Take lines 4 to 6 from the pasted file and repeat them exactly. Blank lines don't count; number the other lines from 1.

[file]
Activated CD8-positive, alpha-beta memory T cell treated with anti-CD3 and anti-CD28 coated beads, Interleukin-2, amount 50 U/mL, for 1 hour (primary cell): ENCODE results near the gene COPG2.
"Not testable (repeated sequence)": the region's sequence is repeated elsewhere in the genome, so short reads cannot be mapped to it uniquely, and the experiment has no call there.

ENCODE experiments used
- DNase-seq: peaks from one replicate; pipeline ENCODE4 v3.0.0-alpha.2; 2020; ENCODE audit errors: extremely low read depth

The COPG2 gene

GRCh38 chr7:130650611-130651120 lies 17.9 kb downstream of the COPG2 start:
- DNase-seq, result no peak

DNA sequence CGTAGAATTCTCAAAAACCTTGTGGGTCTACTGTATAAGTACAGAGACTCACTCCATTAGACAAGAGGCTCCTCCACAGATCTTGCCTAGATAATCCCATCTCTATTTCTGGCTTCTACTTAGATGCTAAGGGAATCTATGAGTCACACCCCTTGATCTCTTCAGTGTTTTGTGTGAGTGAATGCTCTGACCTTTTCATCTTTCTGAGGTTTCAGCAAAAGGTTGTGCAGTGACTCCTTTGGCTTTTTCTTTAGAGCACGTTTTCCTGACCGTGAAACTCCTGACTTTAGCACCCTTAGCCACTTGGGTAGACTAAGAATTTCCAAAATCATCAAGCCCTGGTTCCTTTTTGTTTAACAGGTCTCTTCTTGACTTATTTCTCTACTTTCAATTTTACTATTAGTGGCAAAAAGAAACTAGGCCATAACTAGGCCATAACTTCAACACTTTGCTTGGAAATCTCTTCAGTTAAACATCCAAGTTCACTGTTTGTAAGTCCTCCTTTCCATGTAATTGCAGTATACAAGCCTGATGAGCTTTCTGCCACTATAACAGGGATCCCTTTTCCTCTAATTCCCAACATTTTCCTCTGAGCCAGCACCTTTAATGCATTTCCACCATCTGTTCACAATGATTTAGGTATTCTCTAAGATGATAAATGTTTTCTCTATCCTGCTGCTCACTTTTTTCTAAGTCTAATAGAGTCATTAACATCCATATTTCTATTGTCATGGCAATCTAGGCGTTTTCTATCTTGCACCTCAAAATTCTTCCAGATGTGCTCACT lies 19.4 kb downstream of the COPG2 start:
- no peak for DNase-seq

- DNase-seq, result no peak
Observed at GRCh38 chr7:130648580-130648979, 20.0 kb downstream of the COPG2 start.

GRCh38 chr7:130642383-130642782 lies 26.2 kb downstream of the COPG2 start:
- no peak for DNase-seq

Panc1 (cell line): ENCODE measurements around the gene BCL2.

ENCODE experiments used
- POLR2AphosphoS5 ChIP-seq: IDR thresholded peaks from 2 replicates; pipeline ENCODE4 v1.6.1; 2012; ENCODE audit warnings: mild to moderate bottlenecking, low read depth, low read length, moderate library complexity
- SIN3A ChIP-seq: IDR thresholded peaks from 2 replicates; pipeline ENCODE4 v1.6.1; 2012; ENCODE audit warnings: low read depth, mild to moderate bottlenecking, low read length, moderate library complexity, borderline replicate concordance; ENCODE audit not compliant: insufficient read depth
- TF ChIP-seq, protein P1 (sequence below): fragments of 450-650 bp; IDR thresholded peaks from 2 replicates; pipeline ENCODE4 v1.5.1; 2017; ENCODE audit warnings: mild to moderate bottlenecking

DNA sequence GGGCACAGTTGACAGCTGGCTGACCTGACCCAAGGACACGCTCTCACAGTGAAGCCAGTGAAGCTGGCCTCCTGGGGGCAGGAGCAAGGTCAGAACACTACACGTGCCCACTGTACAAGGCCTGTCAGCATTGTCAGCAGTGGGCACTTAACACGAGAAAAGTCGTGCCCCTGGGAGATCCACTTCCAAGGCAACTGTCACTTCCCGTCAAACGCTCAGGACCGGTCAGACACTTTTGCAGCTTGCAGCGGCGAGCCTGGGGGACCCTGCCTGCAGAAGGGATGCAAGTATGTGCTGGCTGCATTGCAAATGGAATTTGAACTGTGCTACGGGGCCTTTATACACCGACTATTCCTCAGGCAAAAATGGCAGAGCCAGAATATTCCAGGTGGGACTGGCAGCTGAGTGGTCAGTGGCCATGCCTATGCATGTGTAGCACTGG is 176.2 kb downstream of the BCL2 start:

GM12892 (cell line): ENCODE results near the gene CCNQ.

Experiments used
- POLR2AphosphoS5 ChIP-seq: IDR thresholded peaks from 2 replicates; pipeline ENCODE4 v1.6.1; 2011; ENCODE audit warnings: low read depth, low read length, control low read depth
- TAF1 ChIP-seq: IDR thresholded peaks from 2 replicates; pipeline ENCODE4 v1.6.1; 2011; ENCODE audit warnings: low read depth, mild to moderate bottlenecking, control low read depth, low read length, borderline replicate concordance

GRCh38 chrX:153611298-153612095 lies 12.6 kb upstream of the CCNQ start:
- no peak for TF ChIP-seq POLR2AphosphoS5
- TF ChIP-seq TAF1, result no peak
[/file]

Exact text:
- DNase-seq: peaks from one replicate; pipeline ENCODE4 v3.0.0-alpha.2; 2020; ENCODE audit errors: extremely low read depth

The COPG2 gene

GRCh38 chr7:130650611-130651120 lies 17.9 kb downstream of the COPG2 start: